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PICTURE OF SENECA DYING IN A BATH. BY JORDAIN." AT THE RIGHT HON.

THE EARL OF EXETER’s, AT BURLEIGH HOUSE.

WHILE cruel Nero only drains
The moral Spaniard’s ebbing veins,
By study worn, and slack with age,
How dull, how thoughtless is his rage 1
Heighten’d revenge he should have took ;
He should have burnt his tutor's book;
And long have reign'd supreme in vice:
One nobler wretch can only rise;
"Tis he whose fury shall deface
The stoic's image in this piece.

i Jacques Jordain was born at Antwerp in 1584; was a disciple of Adam van Oort, but was indebted to Rubens for the principal part of his knowledge in the art of painting: “He painted with extraordinary freedom, ease, and expedition; there is a brilliancy and harmony in his colouring, and a good understanding of the Chiaroscuro. His composition is rich, his expression natural and strong, but his design wanted elegance and taste. He studied and copied nature, yet he neither selected its beauties, nor rejected its defects. He knew how to give his figures a good relief, though frequently incorrect in the outlines; but his pencil is always excellent, and for a free and spirited touch, no painter can be accounted his superior.” Pilkington's Dictionary of Painters. He died in 1678, aged 84 years.

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For while unhurt, divine Jordain,
Thy work and Seneca's remain,
He still has body, still has soul,
And lives and speaks, restor'd and whole.

AN ODE.

WHILE blooming youth, and gay delight
Sit on thy rosy cheeks confest,
Thou hast, my dear, undoubted right
To triumph o'er this destin’d breast.
My reason bends to what thy eyes ordain:
For I was born to love, and thou to reign.

But would you meanly thus rely On power, you know I must obey? Exert a legal tyranny ; And do an ill, because you may ? Still must I thee, as atheists Heaven adore; Not see thy mercy, and yet dread thy power?

Take heed, my dear, youth flies apace ; As well as Cupid, Time is blind: Soon must those glories of thy face The fate of vulgar beauty find: The thousand loves, that arm thy potent eye, Must drop their quivers, flag their wings, and die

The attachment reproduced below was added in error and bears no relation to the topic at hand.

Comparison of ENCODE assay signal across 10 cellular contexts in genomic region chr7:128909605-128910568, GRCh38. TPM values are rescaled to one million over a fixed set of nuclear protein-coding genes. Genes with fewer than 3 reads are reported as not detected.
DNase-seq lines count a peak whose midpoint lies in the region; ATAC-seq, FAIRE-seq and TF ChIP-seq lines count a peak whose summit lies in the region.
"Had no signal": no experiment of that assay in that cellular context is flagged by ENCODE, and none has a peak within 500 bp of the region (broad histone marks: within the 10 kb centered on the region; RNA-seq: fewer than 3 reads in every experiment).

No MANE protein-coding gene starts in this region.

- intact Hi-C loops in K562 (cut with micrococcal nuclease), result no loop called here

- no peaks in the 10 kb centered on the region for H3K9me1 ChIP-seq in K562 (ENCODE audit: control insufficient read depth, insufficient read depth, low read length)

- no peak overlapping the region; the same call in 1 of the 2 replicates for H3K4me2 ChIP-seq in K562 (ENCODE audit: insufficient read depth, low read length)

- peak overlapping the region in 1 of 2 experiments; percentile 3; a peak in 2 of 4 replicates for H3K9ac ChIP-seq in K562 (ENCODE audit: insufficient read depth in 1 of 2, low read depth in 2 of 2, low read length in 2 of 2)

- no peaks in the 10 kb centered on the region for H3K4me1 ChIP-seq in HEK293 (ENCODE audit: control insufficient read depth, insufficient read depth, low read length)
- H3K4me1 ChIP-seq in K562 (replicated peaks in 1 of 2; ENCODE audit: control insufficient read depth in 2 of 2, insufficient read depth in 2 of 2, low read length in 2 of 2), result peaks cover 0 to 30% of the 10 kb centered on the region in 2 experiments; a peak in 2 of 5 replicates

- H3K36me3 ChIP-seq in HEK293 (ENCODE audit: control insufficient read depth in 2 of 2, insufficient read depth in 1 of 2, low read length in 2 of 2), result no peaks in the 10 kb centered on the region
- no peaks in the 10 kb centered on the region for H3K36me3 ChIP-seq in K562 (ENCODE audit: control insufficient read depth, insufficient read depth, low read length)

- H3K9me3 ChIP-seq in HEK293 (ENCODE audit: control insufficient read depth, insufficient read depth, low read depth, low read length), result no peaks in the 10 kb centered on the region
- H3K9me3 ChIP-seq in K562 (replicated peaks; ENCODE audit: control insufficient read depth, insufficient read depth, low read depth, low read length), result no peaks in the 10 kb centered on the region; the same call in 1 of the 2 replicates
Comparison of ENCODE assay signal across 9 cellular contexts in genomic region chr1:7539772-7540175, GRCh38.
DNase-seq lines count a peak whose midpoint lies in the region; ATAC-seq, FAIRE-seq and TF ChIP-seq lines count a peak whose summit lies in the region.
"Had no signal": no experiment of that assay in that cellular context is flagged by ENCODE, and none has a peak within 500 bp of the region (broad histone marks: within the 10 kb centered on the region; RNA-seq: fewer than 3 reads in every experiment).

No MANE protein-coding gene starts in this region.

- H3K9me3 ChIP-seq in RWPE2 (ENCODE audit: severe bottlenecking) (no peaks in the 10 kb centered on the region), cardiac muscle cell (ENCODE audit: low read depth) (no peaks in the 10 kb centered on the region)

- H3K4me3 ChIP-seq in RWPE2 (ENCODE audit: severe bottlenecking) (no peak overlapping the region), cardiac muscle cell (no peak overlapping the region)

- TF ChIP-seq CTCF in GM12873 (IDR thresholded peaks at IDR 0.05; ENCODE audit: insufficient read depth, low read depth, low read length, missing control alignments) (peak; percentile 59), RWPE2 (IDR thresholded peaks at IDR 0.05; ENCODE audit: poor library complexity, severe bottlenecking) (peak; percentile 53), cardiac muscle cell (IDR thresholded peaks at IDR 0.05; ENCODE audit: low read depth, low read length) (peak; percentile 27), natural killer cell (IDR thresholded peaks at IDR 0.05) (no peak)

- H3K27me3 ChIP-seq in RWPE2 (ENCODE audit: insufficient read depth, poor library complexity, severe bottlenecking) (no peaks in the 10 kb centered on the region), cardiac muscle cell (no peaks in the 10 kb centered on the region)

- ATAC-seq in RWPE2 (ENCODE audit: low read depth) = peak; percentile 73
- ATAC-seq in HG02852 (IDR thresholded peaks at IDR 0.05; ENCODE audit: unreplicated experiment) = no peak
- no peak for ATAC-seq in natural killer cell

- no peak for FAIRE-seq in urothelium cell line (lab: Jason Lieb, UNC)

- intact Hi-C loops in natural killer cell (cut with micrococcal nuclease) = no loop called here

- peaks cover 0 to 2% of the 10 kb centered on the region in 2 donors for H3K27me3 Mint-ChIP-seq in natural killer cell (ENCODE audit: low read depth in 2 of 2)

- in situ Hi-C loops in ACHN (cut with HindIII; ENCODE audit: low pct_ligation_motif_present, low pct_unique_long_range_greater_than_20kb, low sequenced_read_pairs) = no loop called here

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Then wilt thou sigh, when in each frown
A hateful wrinkle more appears;
And putting peevish humours on,
Seems but the sad effect of years:
Kindness itself too weak a charm will prove,
To raise the feeble fires of aged love.

Forc’d compliments and formal bows
Will show thee just above neglect:
The heat with which thy lover glows,
Will settle into cold respect:
A talking dull Platonic I shall turn;
Learn to be civil, when I cease to burn.

Then shun the ill, and know, my dear, Kindness and constancy will prove The only pillars fit to bear So vast a weight as that of love. If thou canst wish to make my flames endure, Thine must be very fierce, and very pure.

Haste, Celia, haste, while youth invites,
Obey kind Cupid's present voice;
Fill ev'ry sense with soft delights,
And give thy soul a loose to joys:
Let millions of repeated blisses prove,
That thou all kindness art, and I all love.

Be mine, and only mine; take care
Thy looks, thy thoughts, thy dreams to guide

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To me alone; nor come so far, As liking any youth beside: What men e'er court thee, fly 'em, and believe, They’re serpents all, and thou the tempted Eve.

So shall I court thy dearest truth,
When beauty ceases to engage;
So thinking on thy charming youth,
I’ll love it o'er again in age:
So time itself our raptures shall improve,
While still we wake to joy, and live to love.

AN EPISTLE TO FLEETWOOD SHEPHERD, ESQ

BURLEIGH, MAY 14, 1689.

SIR,
As once a twelvemonth to the priest,
Holy at Rome, here antichrist,
The Spanish king presents a jennet,
To show his love;—That's all that’s in it :
For if his holiness would thump
His reverend bum 'gainst horse's rump,
He might b' equipt from his own stable
With one more white, and eke more able.

Or as with Gondolas, and men, his
Good excellence the Duke of Venice

(I wish, for rhyme, ’t had been the king)
Sails out, and gives the gulf a ring;
Which trick of state, he wisely maintains,
Keeps kindness up 'twixt old acquaintance:
For else, in honest truth, the sea
Has much less need of gold, than he.
Or, not to rove, and pump one's fancy
For popish similes beyond sea;
As folks from mud-wall'd tenement
Bring landlords pepper-corn for rent;
Present a turkey, or a hen
To those might better spare than ten :
Ev’n so, with all submission, I
(For first men instance, then apply)
Send you each year a homely letter,
Who may return me much a better.
Then take it, Sir, as it was writ,
To pay respect, and not show wit:
Nor look askew at what it saith;
There's no petition in it, 'Faith.
Here some would scratch their heads, and try
What they should write, and how, and why;
But I conceive, such folks are quite in
Mistakes, in theory of writing.
If once for principle 'tis laid,
That thought is trouble to the head;
I argue thus: the world agrees,
That he writes well, who writes with ease:
Then he, by sequel logical,
Writes best, who never thinks at all.

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